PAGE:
ICD-9 Diagnosis Code 162.9

Mal neo bronch/lung NOS

Diagnosis Code 162.9

ICD-9: 162.9
Short Description: Mal neo bronch/lung NOS
Long Description: Malignant neoplasm of bronchus and lung, unspecified
This is the 2014 version of the ICD-9-CM diagnosis code 162.9

Code Classification
  • Neoplasms (140–239)
    • Malignant neoplasm of respiratory and intrathoracic organs (160-165)
      • 162 Malignant neoplasm of trachea, bronchus, and lung

Information for Medical Professionals

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The ICD-10 and ICD-9 GEMs are used to facilitate linking between the diagnosis codes in ICD-9-CM and the new ICD-10-CM code set. The GEMs are the raw material from which providers, health information vendors and payers can derive specific applied mappings to meet their needs.

Synonyms
  • Adenocarcinoma of lung
  • Adenocarcinoma of lung, stage I
  • Adenocarcinoma of lung, stage II
  • Adenocarcinoma of lung, stage III
  • Adenocarcinoma of lung, stage IV
  • Bronchioloalveolar carcinoma
  • Carcinoma of lung parenchyma
  • Clear cell carcinoma of lung
  • Giant cell carcinoma of lung
  • Large cell carcinoma of lung
  • Large cell carcinoma of lung, TNM stage 1
  • Large cell carcinoma of lung, TNM stage 2
  • Large cell carcinoma of lung, TNM stage 3
  • Large cell carcinoma of lung, TNM stage 4
  • Local recurrence of malignant tumor of lung
  • Malignant epithelial neoplasm of lung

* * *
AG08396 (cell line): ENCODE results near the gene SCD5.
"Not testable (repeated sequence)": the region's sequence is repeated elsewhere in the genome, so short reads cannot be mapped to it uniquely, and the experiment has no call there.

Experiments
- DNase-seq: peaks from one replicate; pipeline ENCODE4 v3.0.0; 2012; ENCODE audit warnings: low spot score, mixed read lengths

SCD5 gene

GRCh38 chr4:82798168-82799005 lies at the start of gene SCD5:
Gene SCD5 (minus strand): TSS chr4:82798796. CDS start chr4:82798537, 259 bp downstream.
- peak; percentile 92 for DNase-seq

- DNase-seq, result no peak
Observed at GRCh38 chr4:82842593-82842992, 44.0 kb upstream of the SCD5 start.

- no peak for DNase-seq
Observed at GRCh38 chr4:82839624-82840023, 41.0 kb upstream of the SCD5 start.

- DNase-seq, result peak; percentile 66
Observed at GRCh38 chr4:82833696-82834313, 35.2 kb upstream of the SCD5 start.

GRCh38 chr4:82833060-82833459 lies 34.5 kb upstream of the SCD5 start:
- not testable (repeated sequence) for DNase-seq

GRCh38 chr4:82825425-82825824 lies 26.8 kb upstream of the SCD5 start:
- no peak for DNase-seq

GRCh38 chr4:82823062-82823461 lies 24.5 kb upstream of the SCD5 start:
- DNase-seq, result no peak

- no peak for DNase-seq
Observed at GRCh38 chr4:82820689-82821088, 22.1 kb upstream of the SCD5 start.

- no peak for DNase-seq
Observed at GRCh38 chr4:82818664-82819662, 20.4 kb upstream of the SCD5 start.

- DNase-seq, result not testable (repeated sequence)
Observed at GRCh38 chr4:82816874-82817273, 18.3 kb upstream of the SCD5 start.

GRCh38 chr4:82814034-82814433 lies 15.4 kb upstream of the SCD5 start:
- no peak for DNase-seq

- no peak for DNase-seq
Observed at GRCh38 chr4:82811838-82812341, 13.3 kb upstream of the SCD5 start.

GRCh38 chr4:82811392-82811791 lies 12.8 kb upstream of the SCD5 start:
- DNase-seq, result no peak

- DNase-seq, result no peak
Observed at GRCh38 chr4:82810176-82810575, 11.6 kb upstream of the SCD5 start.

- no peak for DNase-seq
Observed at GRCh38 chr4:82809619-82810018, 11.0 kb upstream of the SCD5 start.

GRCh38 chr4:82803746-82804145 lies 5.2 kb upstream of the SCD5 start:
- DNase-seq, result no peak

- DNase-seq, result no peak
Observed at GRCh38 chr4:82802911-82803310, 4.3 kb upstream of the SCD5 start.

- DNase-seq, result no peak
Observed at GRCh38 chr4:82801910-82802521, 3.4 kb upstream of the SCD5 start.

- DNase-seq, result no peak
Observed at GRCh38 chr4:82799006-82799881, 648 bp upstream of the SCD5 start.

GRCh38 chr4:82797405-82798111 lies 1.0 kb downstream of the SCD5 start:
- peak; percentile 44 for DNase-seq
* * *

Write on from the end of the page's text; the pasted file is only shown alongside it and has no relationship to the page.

• Malignant tumor of bronchus
  • Malignant tumor of lung
  • Metastasis from malignant tumor of bronchus
  • Metastasis from malignant tumor of lung
  • Non-small cell carcinoma of lung, TNM stage 1
  • Non-small cell carcinoma of lung, TNM stage 2
  • Non-small cell carcinoma of lung, TNM stage 3
  • Non-small cell carcinoma of lung, TNM stage 4
  • Non-small cell lung cancer
  • Non-small cell lung cancer with mutation in epidermal growth factor receptor
  • Non-small cell lung cancer without mutation in epidermal growth factor receptor
  • Non-small cell lung cancer, negative for epidermal growth factor receptor expression
  • Non-small cell lung cancer, positive for epidermal growth factor receptor expression
  • Nonsquamous nonsmall cell neoplasm of lung
  • Oat cell carcinoma of lung
  • Primary malignant neoplasm of bronchus
  • Primary malignant neoplasm of lung
  • Small cell carcinoma of lung
  • Squamous cell carcinoma of bronchus
  • Squamous cell carcinoma of lung
  • Squamous cell carcinoma of lung, TNM stage 1